It’s A Strange Time To Have No Home

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We moved out of our home at the beginning of 2020 to embark on a sabbatical year of nomadic travel. With no house or car, we set out to travel the world.

Then the pandemic hit.

This is an update on how we’re managing to #StayHome without a home.


It’s a strange time to have no home. At the beginning of 2020, my wife, Laci, and I set out on a sabbatical year of nomadic travel. We moved out of our house in San Antonio, Texas. No house, no car. We set out with nothing but our backpacks. We were finally going to get to visit all the places in the world that I’d never been, that I’d wanted to go to for so many years.

We don’t have a home, we don’t have a car, and we also didn’t know where we were going to live after the sabbatical year. We weren’t necessarily planning to move back to Texas. Part of the point of this trip—this journey—was to explore different places in the world and see where we liked and where we might end up wanting to live.

Then, of course, the pandemic hit. It was gradual and then all of a sudden. Kind of like a tsunami that’s just beyond the horizon. It doesn’t really seem like anything at first. You can kind of see something coming really far away, but everything seems normal where you’re standing… until it hits.

We were doing meetups as we traveled from city to city. At the very beginning of March, I decided we’re going to put into place a no-handshakes policy. People thought that was kind of crazy at the time, but I’m paying attention to stuff happening in other countries around the world and starting to exercise caution. Pretty quickly, it was evident that this is coming to the U.S. It’s not here yet, but it is coming. I decided to cancel our meetup in early March (which also seemed overly cautious to a lot of people at the time).

Looking back, I’m glad I canceled that meetup. It’s obvious I made the right decision. We’ve been social distancing, staying at home, for well over a month now—even before it was required by the government. But it was still very challenging given that we don’t have a home to do the whole #StayHome thing. As soon as we could, we started looking for longer-term accommodations. We now have that. We’ve found a place we can stay for the next couple of months at least.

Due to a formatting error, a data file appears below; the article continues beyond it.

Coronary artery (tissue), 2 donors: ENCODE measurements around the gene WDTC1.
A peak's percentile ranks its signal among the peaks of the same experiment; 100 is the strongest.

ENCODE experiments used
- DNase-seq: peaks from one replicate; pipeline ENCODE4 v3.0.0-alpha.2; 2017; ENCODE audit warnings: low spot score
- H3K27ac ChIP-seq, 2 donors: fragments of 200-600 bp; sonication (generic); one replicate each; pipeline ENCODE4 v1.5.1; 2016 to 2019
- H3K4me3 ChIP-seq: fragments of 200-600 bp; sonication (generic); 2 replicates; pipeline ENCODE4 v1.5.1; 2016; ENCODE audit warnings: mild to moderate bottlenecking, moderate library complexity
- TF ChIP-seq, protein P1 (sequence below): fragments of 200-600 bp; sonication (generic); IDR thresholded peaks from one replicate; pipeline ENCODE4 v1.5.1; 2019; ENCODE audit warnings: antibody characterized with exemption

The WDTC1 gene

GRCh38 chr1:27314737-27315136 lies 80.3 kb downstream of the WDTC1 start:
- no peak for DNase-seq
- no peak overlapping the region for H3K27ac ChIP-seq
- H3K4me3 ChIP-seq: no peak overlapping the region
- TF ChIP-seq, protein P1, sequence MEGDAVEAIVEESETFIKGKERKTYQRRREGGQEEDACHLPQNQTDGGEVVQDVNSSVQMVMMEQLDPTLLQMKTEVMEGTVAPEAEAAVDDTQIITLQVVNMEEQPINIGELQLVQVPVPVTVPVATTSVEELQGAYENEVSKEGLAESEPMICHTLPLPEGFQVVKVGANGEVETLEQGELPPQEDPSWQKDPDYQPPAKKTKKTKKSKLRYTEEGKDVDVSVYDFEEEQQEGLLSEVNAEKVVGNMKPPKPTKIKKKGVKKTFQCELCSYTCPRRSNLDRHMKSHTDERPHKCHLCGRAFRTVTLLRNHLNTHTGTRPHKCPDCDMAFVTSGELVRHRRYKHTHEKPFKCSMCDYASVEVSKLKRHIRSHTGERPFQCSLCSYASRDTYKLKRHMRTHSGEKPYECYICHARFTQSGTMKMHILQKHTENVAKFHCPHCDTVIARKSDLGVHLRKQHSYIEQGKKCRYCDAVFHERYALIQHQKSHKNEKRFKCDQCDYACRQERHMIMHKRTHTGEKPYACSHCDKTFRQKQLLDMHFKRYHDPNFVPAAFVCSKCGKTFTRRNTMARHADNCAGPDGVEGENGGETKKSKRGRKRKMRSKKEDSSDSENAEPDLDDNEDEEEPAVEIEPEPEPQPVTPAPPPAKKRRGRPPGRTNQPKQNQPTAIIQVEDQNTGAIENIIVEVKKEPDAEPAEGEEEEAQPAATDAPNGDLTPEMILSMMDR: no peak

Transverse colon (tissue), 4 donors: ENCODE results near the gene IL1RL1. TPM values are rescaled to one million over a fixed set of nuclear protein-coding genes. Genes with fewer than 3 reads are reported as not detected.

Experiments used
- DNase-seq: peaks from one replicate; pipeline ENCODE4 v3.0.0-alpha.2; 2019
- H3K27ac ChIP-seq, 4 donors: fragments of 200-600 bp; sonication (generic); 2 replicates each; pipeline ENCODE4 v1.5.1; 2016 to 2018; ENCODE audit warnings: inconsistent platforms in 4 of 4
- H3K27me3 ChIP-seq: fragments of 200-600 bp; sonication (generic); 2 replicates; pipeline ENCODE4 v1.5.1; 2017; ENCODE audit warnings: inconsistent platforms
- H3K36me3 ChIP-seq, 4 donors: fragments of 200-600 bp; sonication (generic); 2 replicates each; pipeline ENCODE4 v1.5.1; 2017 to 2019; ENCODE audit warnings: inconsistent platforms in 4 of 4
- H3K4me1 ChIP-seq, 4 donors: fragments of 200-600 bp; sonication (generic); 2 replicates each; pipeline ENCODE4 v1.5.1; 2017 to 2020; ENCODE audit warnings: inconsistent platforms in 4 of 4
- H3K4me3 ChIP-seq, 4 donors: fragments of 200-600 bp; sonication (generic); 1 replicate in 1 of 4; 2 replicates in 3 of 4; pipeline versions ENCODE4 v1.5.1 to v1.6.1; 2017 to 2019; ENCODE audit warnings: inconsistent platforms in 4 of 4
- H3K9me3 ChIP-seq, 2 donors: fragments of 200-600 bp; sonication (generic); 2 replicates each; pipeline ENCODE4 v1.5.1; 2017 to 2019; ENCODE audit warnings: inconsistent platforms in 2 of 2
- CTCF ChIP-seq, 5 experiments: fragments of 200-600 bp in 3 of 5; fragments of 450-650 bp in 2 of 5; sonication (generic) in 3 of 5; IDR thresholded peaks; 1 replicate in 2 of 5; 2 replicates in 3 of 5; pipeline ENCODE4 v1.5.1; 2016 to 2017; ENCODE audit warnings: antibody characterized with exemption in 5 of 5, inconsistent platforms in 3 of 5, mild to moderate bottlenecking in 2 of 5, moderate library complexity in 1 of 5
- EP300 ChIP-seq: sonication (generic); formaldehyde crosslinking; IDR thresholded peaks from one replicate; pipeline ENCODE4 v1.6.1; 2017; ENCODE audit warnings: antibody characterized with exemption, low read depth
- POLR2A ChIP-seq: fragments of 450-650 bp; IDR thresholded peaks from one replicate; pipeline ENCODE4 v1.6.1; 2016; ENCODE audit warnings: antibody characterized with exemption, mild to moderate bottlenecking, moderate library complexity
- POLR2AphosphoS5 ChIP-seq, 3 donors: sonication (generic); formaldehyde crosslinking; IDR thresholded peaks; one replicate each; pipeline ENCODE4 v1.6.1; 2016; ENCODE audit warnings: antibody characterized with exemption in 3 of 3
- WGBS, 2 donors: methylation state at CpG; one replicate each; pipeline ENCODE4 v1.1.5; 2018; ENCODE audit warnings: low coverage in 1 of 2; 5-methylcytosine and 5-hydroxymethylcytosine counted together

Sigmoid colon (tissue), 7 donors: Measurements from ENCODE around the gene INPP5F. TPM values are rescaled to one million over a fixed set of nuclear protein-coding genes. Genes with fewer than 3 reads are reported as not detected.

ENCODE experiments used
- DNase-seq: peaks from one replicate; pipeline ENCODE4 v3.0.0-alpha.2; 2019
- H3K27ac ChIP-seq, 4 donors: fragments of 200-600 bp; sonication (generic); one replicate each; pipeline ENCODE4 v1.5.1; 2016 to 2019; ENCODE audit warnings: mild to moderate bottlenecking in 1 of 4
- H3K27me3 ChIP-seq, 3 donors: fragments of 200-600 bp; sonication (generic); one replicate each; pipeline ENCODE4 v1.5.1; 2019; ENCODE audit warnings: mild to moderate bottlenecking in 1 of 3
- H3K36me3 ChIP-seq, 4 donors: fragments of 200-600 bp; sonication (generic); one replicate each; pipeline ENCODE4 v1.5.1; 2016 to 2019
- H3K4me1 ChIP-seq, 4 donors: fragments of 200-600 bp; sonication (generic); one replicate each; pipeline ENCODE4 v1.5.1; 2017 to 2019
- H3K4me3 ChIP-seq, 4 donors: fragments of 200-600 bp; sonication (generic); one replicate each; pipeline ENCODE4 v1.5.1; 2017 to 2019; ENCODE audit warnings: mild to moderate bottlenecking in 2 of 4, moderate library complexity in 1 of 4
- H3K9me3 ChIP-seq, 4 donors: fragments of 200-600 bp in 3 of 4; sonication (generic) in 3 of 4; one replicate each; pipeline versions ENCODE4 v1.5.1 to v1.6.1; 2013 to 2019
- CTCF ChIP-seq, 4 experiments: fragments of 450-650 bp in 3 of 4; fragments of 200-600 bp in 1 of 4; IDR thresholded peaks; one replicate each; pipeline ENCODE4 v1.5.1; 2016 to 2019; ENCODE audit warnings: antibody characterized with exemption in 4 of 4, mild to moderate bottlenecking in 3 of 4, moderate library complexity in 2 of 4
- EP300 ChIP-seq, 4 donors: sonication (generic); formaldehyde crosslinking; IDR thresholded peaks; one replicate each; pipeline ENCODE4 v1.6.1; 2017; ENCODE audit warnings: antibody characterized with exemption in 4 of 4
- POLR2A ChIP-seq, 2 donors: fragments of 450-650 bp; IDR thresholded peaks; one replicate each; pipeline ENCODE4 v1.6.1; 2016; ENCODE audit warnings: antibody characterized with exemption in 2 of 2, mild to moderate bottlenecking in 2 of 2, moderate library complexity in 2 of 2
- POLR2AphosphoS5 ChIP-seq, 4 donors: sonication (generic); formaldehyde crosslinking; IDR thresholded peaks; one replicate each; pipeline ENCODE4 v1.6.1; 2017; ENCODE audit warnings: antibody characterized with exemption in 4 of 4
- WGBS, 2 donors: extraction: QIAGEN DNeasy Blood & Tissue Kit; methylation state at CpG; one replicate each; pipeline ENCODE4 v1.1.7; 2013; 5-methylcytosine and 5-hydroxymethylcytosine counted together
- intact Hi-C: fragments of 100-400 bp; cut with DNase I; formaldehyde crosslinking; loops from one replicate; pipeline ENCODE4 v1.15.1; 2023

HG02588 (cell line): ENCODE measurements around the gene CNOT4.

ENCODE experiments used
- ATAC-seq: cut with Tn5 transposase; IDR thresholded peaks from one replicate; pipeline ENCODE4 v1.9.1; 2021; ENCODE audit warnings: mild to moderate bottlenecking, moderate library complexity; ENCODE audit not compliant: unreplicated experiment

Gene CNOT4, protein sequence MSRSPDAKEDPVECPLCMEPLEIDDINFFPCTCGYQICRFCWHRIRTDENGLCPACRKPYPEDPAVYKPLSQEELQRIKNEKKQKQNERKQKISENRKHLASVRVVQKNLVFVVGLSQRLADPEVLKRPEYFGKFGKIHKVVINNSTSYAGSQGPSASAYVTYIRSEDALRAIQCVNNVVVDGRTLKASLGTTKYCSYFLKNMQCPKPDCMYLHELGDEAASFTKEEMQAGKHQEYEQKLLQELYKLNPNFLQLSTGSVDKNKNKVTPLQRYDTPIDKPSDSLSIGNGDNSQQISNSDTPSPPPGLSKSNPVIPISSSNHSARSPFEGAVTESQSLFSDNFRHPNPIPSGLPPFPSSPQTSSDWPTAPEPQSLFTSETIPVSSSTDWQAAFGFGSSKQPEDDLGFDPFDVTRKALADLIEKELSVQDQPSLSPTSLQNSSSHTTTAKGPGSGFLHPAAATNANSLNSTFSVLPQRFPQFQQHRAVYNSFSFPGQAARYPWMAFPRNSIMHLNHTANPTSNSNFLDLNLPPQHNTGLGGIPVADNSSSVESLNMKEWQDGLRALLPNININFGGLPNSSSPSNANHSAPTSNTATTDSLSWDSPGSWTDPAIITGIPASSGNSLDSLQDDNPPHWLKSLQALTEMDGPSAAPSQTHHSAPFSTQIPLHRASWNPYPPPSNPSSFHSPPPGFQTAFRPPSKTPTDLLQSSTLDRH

We’re going to continue to stay in place with the exception of going outside to get some exercise and Vitamin D to help boost that immune system. I realize, in some countries, you’re not even allowed to go outside, which is really unfortunate. Here in the United States, we still can. I’m definitely taking advantage of that while still continuing to practice social distancing and staying more than six feet away from people.

I’m still running. I had actually signed up for a marathon that was going to be at the end of May. It’s since been canceled, but I’m continuing to train anyway.

The nice thing about running, unlike other sports, is you can run the 26.2 miles on your own if you need to. I’m an all-or-nothing kind of person, so I’m either going to train hardcore (or work on something hardcore), or I’m just going to be apathetic and lazy and play Animal Crossing on Nintendo Switch all day.

So I’m sticking to my training and feeling really good about it. I feel physically fit. I’m doing some drawing, some writing, and some journaling for myself. All things considered, we’re doing okay.

Laci is also doing well. She’s more extroverted than I am, so she’s doing a lot more video calls with people and things like that. She’s reading lots of books, embroidering.

Where it’s a little challenging is finances. Some of you may know, we shared last year that Laci had some pretty serious health issues, which wiped us out financially. A lot of you helped with our medical bills and her thousand-dollar-a-day treatment that went on for a long time. The only way we were able to do this sabbatical year—it’s not like we had a year’s worth of expenses saved up—is because I would continue taking a salary from my business, seanwes.